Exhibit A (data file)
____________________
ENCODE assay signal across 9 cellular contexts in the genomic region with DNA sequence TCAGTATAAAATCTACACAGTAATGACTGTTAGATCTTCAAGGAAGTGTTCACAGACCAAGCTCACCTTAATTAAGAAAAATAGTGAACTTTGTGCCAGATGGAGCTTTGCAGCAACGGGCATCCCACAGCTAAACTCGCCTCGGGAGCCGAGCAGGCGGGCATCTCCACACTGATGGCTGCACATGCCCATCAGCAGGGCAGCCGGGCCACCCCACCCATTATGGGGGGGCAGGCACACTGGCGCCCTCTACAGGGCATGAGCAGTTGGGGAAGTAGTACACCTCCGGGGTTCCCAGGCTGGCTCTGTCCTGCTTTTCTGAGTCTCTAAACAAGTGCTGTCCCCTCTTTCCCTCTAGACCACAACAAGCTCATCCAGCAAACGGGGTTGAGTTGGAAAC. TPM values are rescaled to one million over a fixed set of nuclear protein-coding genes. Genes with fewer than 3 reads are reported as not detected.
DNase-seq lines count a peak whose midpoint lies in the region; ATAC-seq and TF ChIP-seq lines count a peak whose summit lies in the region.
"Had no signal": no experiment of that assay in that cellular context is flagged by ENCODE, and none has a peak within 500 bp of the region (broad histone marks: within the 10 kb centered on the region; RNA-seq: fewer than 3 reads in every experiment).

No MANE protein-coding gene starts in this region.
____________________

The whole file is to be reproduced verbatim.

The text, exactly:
ENCODE assay signal across 9 cellular contexts in the genomic region with DNA sequence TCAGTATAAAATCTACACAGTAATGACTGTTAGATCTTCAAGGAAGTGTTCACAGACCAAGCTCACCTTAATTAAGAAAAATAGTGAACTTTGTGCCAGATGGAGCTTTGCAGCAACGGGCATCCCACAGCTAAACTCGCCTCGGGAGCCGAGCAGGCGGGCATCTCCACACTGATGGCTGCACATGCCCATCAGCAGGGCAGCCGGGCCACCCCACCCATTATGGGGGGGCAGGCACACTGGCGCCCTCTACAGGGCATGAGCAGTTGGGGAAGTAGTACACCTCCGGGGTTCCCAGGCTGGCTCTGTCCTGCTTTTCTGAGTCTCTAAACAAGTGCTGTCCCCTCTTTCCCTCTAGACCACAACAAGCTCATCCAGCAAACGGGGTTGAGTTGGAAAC. TPM values are rescaled to one million over a fixed set of nuclear protein-coding genes. Genes with fewer than 3 reads are reported as not detected.
DNase-seq lines count a peak whose midpoint lies in the region; ATAC-seq and TF ChIP-seq lines count a peak whose summit lies in the region.
"Had no signal": no experiment of that assay in that cellular context is flagged by ENCODE, and none has a peak within 500 bp of the region (broad histone marks: within the 10 kb centered on the region; RNA-seq: fewer than 3 reads in every experiment).

No MANE protein-coding gene starts in this region.